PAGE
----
680 $ perl -e "print ""Hello, world.\n"""
681 Hello, world.
682
683There are a number of ways to wrap your perl scripts in DCL .COM files if
684you are so inclined. For example:
685
686 $ write sys$output "Hello from DCL!"
687 $ if p1 .eqs. ""
688 $ then perl -x 'f$environment("PROCEDURE")
689 $ else perl -x - 'p1 'p2 'p3 'p4 'p5 'p6 'p7 'p8
690 $ deck/dollars="__END__"
691 #!/usr/bin/perl
692
693 print "Hello from Perl!\n";
694
695 __END__
696 $ endif
697
698Do take care with C<$ ASSIGN/nolog/user SYS$COMMAND: SYS$INPUT> if your
699perl-in-DCL script expects to do things like C<$read = E<lt>STDINE<gt>;>.
700
701Filenames are in the format "name.extension;version". The maximum
702length for filenames is 39 characters, and the maximum length for
703extensions is also 39 characters. Version is a number from 1 to
70432767. Valid characters are C</[A-Z0-9$_-]/>.
705
706VMS' RMS filesystem is case insensitive and does not preserve case.
707C<readdir> returns lowercased filenames, but specifying a file for
b8099c3d 708opening remains case insensitive. Files without extensions have a
e41182b5 709trailing period on them, so doing a C<readdir> with a file named F<A.;5>
0a47030a
GS
710will return F<a.> (though that file could be opened with
711C<open(FH, 'A')>).
e41182b5 712
f34d0673 713RMS had an eight level limit on directory depths from any rooted logical
dd9f0070
CN
714(allowing 16 levels overall) prior to VMS 7.2. Hence
715C<PERL_ROOT:[LIB.2.3.4.5.6.7.8]> is a valid directory specification but
716C<PERL_ROOT:[LIB.2.3.4.5.6.7.8.9]> is not. F<Makefile.PL> authors might
717have to take this into account, but at least they can refer to the former
f34d0673 718as C</PERL_ROOT/lib/2/3/4/5/6/7/8/>.
e41182b5 719
0a47030a
GS
720The C<VMS::Filespec> module, which gets installed as part of the build
721process on VMS, is a pure Perl module that can easily be installed on
722non-VMS platforms and can be helpful for conversions to and from RMS
723native formats.
e41182b5
GS
724
725What C<\n> represents depends on the type of file that is open. It could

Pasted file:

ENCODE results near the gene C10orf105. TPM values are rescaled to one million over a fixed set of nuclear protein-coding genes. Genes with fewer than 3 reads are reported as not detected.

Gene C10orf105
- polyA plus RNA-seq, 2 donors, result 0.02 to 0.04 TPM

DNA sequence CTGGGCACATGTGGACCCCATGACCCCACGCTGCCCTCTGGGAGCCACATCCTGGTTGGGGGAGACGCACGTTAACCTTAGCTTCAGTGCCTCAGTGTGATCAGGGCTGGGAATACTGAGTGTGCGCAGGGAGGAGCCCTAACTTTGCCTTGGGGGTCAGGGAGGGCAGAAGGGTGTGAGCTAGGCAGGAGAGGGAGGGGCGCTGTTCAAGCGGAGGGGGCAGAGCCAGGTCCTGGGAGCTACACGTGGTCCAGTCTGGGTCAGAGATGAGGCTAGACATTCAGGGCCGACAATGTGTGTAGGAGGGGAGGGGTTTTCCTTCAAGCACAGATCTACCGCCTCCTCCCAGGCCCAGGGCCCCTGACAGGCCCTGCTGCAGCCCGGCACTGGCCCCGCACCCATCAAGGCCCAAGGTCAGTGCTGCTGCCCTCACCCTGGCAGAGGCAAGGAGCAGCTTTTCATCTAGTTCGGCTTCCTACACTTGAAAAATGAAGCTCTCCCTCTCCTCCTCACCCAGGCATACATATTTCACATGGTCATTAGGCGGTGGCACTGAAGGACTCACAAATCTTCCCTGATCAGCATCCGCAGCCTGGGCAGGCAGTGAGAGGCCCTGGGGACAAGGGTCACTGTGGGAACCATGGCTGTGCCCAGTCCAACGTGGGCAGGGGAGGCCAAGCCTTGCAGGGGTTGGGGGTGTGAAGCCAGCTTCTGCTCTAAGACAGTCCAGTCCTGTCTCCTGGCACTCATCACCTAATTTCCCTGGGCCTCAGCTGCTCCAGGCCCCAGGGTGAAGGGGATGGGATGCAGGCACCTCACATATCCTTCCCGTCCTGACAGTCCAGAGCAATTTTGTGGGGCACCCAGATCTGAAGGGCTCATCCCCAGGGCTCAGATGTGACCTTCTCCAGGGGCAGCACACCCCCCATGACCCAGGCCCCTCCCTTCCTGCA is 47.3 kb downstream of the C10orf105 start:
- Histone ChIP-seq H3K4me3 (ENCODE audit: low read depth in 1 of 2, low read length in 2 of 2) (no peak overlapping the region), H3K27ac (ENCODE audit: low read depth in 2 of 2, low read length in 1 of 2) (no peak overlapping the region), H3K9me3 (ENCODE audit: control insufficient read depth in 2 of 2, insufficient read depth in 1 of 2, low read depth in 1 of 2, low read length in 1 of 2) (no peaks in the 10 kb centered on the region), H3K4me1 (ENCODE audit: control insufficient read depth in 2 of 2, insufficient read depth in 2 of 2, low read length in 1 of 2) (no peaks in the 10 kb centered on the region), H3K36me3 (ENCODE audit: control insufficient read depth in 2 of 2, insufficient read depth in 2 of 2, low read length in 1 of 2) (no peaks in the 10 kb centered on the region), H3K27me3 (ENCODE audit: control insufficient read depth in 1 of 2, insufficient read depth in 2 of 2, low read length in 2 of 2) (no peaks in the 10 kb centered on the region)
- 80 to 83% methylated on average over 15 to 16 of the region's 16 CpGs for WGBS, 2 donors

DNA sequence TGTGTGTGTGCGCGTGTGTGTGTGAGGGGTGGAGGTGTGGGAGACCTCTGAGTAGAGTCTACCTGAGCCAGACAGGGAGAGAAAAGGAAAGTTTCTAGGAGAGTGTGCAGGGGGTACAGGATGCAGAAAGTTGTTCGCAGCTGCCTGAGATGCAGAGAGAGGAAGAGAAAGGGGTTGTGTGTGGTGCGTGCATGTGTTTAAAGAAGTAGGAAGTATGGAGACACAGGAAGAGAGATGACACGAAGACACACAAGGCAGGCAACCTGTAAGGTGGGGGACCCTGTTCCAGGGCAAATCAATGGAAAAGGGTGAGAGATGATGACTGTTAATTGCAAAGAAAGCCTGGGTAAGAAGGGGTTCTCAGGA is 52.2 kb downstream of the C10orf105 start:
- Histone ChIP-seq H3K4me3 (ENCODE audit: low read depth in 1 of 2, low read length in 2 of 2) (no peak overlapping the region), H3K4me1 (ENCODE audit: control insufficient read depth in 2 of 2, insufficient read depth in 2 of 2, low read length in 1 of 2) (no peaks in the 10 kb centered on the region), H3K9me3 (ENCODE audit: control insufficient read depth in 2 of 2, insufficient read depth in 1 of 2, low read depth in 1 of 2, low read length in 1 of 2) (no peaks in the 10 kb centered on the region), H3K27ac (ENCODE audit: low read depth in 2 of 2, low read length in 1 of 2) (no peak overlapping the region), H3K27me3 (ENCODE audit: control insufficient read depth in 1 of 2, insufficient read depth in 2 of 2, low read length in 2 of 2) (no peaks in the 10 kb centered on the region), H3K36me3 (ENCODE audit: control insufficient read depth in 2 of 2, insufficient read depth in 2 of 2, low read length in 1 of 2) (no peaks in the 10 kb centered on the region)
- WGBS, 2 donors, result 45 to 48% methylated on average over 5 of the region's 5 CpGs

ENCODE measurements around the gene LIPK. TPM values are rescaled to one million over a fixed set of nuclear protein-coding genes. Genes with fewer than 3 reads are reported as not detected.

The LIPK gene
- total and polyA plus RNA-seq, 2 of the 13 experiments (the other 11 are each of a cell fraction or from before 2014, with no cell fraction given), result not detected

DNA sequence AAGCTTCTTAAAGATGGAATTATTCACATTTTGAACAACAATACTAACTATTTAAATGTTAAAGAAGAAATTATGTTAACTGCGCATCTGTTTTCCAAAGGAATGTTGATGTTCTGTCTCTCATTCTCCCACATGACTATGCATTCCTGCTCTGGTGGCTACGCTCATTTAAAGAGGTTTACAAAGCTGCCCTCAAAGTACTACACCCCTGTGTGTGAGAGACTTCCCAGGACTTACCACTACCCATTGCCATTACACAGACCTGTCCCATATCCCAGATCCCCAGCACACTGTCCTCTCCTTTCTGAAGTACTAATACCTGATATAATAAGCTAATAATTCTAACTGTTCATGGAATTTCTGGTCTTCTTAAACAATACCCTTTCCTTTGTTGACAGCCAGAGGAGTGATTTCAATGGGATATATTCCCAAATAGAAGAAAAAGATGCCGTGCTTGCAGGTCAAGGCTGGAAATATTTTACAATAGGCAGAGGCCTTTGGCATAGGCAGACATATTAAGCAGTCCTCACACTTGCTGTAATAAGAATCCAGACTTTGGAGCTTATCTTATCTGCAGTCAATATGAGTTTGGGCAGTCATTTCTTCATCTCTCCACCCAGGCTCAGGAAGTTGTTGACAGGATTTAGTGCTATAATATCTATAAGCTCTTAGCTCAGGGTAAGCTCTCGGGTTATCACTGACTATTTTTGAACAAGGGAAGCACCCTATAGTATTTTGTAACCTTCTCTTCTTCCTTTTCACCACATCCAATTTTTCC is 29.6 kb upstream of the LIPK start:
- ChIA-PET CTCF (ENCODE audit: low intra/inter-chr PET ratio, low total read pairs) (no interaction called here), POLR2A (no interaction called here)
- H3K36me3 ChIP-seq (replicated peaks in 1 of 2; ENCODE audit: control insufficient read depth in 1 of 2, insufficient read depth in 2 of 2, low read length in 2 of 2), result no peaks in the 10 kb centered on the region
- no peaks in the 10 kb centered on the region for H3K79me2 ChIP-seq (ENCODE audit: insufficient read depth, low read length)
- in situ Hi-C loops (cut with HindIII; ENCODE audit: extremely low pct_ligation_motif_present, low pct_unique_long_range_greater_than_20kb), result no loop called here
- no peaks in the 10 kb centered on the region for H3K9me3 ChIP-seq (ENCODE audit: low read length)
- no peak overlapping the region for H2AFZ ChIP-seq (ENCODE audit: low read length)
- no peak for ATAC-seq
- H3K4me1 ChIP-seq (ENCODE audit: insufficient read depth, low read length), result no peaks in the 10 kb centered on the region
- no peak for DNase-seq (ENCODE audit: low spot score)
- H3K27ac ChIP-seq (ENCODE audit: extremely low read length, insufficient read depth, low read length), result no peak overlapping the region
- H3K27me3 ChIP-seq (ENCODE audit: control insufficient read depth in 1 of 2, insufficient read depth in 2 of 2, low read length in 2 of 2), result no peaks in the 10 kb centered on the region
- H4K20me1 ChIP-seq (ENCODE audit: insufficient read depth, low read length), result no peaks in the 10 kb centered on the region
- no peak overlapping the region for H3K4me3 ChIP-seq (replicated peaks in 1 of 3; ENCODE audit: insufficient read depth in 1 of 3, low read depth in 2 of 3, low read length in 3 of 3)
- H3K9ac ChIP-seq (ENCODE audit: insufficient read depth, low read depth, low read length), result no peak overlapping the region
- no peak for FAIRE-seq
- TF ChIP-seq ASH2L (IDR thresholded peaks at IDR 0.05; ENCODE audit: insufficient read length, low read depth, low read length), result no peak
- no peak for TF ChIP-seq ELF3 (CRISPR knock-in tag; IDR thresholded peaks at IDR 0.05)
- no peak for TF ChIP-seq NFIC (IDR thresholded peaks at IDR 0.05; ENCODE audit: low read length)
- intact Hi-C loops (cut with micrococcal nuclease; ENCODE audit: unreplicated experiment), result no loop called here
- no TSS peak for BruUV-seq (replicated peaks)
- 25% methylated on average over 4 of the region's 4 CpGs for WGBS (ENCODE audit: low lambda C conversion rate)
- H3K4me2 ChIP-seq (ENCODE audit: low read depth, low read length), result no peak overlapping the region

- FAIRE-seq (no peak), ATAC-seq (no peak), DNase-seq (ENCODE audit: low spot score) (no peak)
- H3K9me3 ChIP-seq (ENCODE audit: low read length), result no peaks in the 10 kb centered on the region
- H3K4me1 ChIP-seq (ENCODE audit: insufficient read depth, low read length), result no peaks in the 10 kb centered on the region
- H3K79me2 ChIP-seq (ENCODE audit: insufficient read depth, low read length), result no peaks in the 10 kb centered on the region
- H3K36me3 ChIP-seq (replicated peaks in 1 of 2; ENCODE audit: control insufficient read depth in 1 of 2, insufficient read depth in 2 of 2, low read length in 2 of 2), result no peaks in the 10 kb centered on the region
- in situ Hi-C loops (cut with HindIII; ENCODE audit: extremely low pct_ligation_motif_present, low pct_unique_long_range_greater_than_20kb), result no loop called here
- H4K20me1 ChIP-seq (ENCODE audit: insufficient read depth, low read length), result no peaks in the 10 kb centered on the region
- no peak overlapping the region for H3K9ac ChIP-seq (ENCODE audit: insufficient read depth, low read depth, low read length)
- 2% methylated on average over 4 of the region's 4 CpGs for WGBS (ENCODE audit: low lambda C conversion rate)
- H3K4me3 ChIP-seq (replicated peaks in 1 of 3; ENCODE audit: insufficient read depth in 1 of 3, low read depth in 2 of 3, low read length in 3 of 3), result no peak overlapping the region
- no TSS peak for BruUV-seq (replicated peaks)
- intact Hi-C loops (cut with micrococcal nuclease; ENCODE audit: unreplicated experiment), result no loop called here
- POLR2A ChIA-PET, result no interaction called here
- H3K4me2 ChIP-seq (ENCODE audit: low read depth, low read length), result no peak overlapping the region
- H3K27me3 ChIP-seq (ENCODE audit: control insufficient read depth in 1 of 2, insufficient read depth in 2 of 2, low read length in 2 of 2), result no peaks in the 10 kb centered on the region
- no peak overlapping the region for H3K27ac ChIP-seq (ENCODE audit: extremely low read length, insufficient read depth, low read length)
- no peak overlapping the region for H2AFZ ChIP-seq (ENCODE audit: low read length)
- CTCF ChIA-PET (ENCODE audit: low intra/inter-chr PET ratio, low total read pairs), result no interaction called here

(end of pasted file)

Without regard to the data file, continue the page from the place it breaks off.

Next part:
726be C<\015>, C<\012>, C<\015\012>, or nothing. Reading from a file
727translates newlines to C<\012>, unless C<binmode> was executed on that
728handle, just like DOSish perls.
729
730TCP/IP stacks are optional on VMS, so socket routines might not be
731implemented. UDP sockets may not be supported.
732
733The value of C<$^O> on OpenVMS is "VMS". To determine the architecture
734that you are running on without resorting to loading all of C<%Config>
735you can examine the content of the C<@INC> array like so:
736
737 if (grep(/VMS_AXP/, @INC)) {
738 print "I'm on Alpha!\n";
739 } elsif (grep(/VMS_VAX/, @INC)) {
740 print "I'm on VAX!\n";
741 } else {
742 print "I'm not so sure about where $^O is...\n";
743 }
744
745Also see:
746
747=over 4
748
749=item L<perlvms.pod>
750
751=item vmsperl list, C<vmsperl-request@newman.upenn.edu>
752
753Put words C<SUBSCRIBE VMSPERL> in message body.
754
755=item vmsperl on the web, C<http://www.sidhe.org/vmsperl/index.html>
756
757=back
758
759
495c5fdc
GP
760=head2 VOS
761
762Perl on VOS is discussed in F<README.vos> in the perl distribution.
763Note that perl on VOS can accept either VOS- or Unix-style file
764specifications as in either of the following:
765
766 $ perl -ne "print if /perl_setup/i" >system>notices
767 $ perl -ne "print if /perl_setup/i" /system/notices
768
769or even a mixture of both as in:
770
771 $ perl -ne "print if /perl_setup/i" >system/notices
772
773Note that even though VOS allows the slash character to appear in object
774names, because the VOS port of Perl interprets it as a pathname
775delimiting character, VOS files, directories, or links whose names
776contain a slash character cannot be processed. Such files must be